Qualities to Look for in a Physical Therapist
Have you just suffered a major injury and found yourself in need of physical therapy? Or are you at a point where you are ready to address the chronic pain you may be experiencing? Whatever the case may be, deciding on the right physical therapist for you can be a daunting task. With that in mind, we have compiled a list of qualities you should look for when deciding on your physical therapy care provider.
Empathy and compassion are crucial to the relationship between a patient and a care provider. It’s not just the right thing to do as a human being; it also has been linked to improved results. A study cited in the National Library of Medicine claims, “Clinical empathy has been studied in a number of [healthcare] disciplines suggesting that higher practitioner empathy leads to improved patient health and wellness and improved patient outcomes.” So, when looking for a physical therapist, you should first see if they showcase these characteristics.
You don’t want someone who doesn’t know what they’re doing, quite literally, cracking your bones. One slip-up can turn a simple adjustment into a serious, lifelong injury. For your ability to serve as your own advocate, the American Physical Therapy Association states, “To practice as a physical therapist in the U.S., you must earn a [Doctor of Physical Therapy] degree from a Commission on Accreditation in Physical Therapy Education-accredited physical therapist education program and pass a state licensure exam. The length of professional DPT programs is typically three years.” It is your right as a patient to request to see a copy of their credentials. They will probably have their degree hanging proudly in their office, readily available for your reference.
Physical therapy is an intimate process. That means that every individual may require different elements of treatment. For instance, someone who has experienced trauma in the past may be hesitant to allow someone to touch them, while someone else may want you to go as hard as you possibly can. A good physical therapist will take the time to listen to your unique situation and provide treatment that works for you. Fellow experts agree by saying, “Active listening is an essential part of building strong relationships with patients…. Active listening provides superior communication between the health professional and [the] client.” So, if you feel like your physical therapist isn’t listening to you, it’s definitely time to find someone who will.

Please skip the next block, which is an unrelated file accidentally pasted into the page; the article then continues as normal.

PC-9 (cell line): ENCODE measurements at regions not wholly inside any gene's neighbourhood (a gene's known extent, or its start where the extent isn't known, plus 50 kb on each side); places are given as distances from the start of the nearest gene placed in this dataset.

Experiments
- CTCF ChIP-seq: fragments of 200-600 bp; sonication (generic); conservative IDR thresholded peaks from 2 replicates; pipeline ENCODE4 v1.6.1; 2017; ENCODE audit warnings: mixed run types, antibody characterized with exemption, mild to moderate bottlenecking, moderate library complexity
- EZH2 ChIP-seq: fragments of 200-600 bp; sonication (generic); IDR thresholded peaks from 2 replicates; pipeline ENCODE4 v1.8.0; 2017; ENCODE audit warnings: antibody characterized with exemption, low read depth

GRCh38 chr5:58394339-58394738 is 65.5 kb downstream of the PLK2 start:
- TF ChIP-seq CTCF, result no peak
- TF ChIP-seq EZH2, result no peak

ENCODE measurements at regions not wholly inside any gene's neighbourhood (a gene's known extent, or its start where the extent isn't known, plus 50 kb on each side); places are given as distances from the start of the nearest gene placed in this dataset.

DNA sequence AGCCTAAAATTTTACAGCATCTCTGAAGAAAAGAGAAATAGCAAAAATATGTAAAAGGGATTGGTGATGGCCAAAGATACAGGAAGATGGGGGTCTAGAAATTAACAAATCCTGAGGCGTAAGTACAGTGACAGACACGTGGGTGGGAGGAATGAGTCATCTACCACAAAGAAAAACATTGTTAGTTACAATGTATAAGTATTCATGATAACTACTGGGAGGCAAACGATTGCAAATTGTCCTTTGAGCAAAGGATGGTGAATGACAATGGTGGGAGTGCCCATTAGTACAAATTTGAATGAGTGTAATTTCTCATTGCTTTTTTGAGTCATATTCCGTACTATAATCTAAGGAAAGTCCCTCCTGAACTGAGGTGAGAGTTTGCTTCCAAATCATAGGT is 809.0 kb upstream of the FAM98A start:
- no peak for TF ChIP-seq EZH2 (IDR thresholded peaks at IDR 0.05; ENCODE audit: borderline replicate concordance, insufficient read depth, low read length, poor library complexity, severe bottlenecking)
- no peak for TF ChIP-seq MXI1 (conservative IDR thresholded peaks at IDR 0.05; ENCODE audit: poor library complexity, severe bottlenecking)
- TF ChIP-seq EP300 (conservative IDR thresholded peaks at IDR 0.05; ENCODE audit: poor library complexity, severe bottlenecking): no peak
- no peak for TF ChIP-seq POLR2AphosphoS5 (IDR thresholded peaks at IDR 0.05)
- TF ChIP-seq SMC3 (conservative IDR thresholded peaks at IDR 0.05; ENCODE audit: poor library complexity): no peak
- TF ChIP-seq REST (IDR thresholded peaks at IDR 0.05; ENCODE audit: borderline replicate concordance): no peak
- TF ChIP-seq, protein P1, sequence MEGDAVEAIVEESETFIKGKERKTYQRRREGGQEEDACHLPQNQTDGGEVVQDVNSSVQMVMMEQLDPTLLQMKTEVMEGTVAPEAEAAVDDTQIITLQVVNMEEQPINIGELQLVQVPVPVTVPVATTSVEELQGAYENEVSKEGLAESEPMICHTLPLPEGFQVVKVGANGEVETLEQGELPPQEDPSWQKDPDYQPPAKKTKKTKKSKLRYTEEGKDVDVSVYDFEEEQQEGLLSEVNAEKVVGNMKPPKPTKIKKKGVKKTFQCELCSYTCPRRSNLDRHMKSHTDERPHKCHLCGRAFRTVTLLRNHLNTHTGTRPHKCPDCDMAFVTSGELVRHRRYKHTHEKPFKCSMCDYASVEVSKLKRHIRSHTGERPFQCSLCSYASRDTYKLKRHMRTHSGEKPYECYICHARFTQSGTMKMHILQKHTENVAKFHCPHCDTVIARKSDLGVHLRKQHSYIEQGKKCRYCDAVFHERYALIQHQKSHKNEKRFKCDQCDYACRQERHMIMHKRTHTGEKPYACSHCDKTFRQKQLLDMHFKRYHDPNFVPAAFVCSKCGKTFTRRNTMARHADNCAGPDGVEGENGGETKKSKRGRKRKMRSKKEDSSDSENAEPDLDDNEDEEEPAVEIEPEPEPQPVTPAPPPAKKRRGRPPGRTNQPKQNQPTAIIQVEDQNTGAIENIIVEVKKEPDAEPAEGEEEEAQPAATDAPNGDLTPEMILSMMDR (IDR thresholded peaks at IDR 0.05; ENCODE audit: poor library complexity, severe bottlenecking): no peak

As we hinted at earlier, physical therapy is not one-size-fits-all. One of the most important things for a good physical therapist to consider is that the skeleton we’re working on is attached to a brain with its own likes and dislikes. Everything in healthcare should be not only consensual but an open dialogue between the patient and the care provider. According to the Mid-American Rehabilitation Network, “Informed consent is an essential aspect of ethical patient care. Documentation of informed consent should show two things: that the PT gave information, and that the patient understood that information and consented to the proposed treatment.” Consent is a non-starter. You give the final sign-off on everything a physical therapist is allowed to do, and if anyone tries to convince you otherwise, run (do not walk) to the nearest exit.
We understand that this list can be a bit intense. However, we have great news. Dr. Michael Hartle, from Allen County Family & Sports Chiropractic, has all of these qualities in spades! We’d love to have you stop by and see how great he is!